Article 1.2 of the preliminary title of the Spanish Constitution states: “National sovereignty resides in the Spanish people, from whom the powers of the State emanate.” In essence, the distribution of power in Spain is dictated from the bottom upwards, in accordance to the will of the Spanish people. This is a very important fact to highlight, since many articles of the Spanish constitution are being pointed out and activated, and perhaps the most fundamental ones – the ones that define Spain as a democracy – are being overlooked by the central government.
On the 10th October 2017, the Catalan government proclaimed and annulled its independence, triggering the activation of article 155 of the Spanish Constitution. This article requires the autonomous communities of Spain to comply with the Spanish constitution, and allows the government to take any necessary measures in order for compliance to be ensured. In 2017, these measures consisted of Spanish vice-president Mariano Rajoy dissolving the Catalan parliament and calling for new elections; an act that effectively left the Catalan government destitute
The referendum carried out on the 1st October was unquestionably illegal: aside from the many irregularities that occurred during voting, which have been corroborated by multiple delegations of international observers, it was deemed anti-constitutional mainly because of the fact that it was announced to be legally binding; and such legally binding referendums can only be called by the central government.
Why then, are there claims that the central government is overlooking the rights of the Catalan people for self-determination? Simply put, the central government has offered no legal way for the Catalan people to decide if they want to be part of Spain or not. The central government is fully aware of the independence movement that has arisen in Cataluña. There is a considerable proportion of the Catalan demographic that has been asking to be heard for years now, who have been overlooked by the central government one too many times. Whilst some may argue that acknowledging this movement would show a sign of weakness, it is clear that this argument lacks critical thinking, since this movement has arisen from the discontent of how the central government has been managing the country. This discontent should not come as a surprise, given the multiple corruption scandals that have been uncovered, or the drastic decline in standards of public healthcare, schools, and services across Catalonia, the reduction in worker’s rights and protections, and overall the very poor performance of the Spanish economy.
“The central government has offered no legal way for the Catalan people to make a choice”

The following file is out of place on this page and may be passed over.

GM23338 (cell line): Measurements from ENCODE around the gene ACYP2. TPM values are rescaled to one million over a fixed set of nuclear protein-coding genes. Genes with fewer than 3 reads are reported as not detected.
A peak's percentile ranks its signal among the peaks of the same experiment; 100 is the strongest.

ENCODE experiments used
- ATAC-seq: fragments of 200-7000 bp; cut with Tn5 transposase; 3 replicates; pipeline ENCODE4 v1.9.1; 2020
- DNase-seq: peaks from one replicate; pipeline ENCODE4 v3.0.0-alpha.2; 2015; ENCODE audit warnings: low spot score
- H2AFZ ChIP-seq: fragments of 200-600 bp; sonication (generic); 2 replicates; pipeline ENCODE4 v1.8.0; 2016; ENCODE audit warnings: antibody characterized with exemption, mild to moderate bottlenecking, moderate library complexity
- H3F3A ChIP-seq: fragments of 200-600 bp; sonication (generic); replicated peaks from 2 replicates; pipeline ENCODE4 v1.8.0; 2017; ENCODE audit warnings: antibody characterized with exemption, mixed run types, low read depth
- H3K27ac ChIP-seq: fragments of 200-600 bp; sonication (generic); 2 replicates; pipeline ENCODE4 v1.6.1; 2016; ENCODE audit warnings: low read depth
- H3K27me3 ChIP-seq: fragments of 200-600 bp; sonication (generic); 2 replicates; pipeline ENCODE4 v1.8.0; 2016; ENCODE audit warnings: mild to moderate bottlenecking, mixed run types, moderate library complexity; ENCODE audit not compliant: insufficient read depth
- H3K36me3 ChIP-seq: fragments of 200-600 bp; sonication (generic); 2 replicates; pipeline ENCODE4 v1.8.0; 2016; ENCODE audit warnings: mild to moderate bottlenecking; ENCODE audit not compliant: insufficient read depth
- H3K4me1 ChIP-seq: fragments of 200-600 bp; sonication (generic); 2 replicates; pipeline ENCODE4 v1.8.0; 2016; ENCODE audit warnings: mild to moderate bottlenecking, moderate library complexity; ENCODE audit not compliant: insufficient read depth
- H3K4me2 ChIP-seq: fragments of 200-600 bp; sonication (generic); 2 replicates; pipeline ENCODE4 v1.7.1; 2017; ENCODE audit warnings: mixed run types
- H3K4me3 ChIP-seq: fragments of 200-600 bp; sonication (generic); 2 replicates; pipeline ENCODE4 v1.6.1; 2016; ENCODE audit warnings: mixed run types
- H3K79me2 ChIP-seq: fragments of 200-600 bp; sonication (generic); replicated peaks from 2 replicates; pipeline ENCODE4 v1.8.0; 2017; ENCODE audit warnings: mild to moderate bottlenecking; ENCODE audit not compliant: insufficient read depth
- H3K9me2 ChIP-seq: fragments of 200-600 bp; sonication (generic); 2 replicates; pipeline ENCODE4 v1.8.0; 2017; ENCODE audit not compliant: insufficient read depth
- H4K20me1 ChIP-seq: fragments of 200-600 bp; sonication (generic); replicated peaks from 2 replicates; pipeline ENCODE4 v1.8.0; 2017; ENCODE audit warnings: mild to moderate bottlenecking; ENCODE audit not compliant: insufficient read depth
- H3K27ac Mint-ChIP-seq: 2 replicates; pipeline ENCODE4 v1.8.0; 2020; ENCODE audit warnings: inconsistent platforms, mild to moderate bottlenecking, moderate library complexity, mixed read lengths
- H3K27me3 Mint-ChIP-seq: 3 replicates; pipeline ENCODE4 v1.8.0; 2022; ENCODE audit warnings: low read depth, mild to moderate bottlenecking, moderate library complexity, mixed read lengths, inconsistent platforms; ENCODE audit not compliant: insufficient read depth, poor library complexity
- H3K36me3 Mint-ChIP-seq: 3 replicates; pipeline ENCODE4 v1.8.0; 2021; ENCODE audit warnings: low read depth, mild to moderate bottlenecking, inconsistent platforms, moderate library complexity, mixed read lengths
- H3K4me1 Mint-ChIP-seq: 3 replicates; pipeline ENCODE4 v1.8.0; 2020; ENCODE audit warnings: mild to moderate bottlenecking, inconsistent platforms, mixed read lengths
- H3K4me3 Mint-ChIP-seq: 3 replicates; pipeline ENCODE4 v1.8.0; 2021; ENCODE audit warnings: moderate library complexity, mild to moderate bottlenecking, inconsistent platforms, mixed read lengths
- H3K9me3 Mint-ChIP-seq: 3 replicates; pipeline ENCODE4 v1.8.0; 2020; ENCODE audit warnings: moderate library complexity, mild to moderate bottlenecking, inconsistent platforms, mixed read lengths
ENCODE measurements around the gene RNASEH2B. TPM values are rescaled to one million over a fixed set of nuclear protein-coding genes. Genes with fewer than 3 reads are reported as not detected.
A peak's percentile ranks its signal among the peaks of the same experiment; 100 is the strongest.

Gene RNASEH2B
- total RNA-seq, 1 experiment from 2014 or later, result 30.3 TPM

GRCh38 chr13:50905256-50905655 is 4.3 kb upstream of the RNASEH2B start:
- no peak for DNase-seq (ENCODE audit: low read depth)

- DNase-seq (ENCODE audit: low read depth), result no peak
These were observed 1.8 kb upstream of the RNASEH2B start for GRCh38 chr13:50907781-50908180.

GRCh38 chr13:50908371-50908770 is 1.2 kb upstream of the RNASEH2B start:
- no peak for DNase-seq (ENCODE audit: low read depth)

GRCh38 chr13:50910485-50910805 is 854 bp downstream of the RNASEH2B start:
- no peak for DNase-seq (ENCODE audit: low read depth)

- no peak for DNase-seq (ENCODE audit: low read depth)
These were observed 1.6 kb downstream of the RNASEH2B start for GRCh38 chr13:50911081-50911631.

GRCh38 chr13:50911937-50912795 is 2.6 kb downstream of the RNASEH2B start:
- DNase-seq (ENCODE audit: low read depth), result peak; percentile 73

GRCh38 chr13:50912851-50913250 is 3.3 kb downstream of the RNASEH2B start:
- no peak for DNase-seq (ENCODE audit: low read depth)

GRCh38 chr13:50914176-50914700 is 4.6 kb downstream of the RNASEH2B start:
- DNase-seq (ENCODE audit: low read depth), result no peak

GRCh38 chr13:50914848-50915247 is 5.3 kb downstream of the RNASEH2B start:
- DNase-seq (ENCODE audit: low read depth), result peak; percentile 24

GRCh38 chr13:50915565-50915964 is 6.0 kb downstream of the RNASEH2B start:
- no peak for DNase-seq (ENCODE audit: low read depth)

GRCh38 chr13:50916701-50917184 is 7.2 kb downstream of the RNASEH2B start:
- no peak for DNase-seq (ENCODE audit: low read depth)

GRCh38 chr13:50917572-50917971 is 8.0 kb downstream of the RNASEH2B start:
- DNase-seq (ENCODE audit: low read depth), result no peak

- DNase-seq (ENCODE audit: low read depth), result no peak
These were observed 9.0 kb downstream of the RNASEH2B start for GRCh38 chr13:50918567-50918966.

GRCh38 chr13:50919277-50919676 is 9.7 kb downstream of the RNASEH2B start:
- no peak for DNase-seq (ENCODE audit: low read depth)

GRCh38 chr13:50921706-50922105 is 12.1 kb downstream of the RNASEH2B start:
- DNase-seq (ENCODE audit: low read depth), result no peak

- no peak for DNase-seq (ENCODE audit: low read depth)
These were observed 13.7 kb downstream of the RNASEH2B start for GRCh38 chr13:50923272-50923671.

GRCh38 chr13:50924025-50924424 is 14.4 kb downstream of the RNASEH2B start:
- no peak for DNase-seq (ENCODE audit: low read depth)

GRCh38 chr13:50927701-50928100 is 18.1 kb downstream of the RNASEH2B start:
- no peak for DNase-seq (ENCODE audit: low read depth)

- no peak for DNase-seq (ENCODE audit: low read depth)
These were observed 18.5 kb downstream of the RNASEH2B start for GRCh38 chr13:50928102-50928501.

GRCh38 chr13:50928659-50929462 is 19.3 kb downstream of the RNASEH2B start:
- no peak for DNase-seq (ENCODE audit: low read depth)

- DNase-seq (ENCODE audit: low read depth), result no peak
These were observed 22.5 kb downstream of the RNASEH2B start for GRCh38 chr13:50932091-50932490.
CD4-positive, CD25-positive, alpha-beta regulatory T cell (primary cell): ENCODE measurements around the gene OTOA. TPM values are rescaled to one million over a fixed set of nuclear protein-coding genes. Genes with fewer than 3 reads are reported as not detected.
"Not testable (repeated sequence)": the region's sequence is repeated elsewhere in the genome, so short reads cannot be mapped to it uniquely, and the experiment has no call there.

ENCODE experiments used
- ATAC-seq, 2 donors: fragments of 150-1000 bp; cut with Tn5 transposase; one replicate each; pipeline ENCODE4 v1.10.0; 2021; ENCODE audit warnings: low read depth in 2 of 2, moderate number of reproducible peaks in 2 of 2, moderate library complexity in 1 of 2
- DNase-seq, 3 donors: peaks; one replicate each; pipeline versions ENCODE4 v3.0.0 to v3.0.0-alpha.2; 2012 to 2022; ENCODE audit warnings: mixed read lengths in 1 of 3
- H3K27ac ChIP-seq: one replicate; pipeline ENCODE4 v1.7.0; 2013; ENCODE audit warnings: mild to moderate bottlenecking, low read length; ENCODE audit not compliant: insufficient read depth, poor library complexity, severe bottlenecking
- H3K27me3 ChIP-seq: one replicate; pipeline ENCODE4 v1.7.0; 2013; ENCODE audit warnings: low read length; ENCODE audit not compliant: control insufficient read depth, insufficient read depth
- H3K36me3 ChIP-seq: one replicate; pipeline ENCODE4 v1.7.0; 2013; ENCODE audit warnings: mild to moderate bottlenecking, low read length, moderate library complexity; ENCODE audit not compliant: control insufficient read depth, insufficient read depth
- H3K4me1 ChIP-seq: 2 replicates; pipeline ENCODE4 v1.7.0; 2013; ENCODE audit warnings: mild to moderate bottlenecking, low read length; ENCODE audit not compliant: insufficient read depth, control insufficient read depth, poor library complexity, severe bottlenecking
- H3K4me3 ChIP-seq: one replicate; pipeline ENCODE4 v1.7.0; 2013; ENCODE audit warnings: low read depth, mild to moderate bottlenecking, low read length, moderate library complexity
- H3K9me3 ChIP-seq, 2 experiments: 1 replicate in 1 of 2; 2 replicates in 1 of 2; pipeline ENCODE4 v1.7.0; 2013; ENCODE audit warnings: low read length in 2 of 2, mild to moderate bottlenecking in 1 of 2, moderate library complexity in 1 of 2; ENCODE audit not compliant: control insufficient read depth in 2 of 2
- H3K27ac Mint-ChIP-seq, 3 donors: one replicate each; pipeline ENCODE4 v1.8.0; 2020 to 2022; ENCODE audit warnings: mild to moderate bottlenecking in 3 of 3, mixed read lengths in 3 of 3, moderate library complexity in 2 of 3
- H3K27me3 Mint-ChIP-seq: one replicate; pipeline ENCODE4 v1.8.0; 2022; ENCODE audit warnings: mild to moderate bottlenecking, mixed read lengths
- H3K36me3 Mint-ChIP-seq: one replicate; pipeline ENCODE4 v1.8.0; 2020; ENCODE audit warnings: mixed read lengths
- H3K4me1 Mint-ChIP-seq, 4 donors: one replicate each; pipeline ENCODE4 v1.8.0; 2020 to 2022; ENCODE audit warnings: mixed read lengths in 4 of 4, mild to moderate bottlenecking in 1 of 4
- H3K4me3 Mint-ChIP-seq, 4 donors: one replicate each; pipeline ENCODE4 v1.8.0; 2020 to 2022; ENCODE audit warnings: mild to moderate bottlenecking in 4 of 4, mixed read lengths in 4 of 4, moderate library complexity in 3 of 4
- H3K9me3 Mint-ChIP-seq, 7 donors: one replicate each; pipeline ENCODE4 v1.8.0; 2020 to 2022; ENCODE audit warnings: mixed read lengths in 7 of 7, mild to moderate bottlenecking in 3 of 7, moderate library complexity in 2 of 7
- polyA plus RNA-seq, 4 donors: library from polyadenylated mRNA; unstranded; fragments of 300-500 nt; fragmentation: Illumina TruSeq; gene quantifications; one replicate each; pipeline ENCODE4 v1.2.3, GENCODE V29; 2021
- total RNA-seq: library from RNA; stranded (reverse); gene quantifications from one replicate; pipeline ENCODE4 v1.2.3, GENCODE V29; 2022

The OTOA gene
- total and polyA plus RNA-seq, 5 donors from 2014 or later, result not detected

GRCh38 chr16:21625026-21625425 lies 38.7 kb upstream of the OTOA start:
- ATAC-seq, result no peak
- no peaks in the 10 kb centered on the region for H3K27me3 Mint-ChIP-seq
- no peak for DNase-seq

If Mariano Rajoy’s government is fully aware that only they can legally call a referendum regarding the sovereignty of Cataluña, and it is also aware that there is a sizeable portion of the population that have expressed their will to be heard, how can the Catalan government be condemned for not following the constitution, when the central government is not following democracy? If, as the central government claims, they truly represent all the people of Spain, including the Catalans, then why hasn’t a nation-wide referendum been called to ask all of Spain and Cataluña their opinion on this matter?
But perhaps the most shameful and damaging outcome of this situation is the witch-hunt that has stemmed from it. As people take to the streets in Cataluña, in frustration and anger for having their voices ignored over and over, leaders of these protests are being charged with sedition and rebellion. Sedition is defined in the Spanish legal code as the tumultuous and public uprising to avoid the enforcement of law. Rebellion, in turn, is defined as public and violent uprising for a series of reasons, which includes declaring the independence of a national territory. These charges to leaders such as Charles Puigdemont, the president of the Catalan government, would be valid were there any other legal alternatives given to holding the referendum. However, there aren’t.
Puigdemont has a duty to represent the Catalan people as their elected president, so charging him with rebellion, sedition, and even embezzlement is the central government’s way of making it clear that they do not intend on listening to or sitting down at a negotiations table with the Catalan government in order to offer a viable alternative. The charge of embezzlement is particularly ridiculous, as the reason of the charge is that the Catalan government used public funds to finance the referendum; because of this they are being accused of misuse of funds. Does the central government really expect Puigdemont to pay for the ballot boxes and the civil servants from his very own pocket? Wouldn’t it be more suitable for them to investigate the 121, 756 million Euros that have been stolen due to corruption to date by the current party in power? Perhaps the most important question is the following: is democracy really democracy, if only a few have the right vote?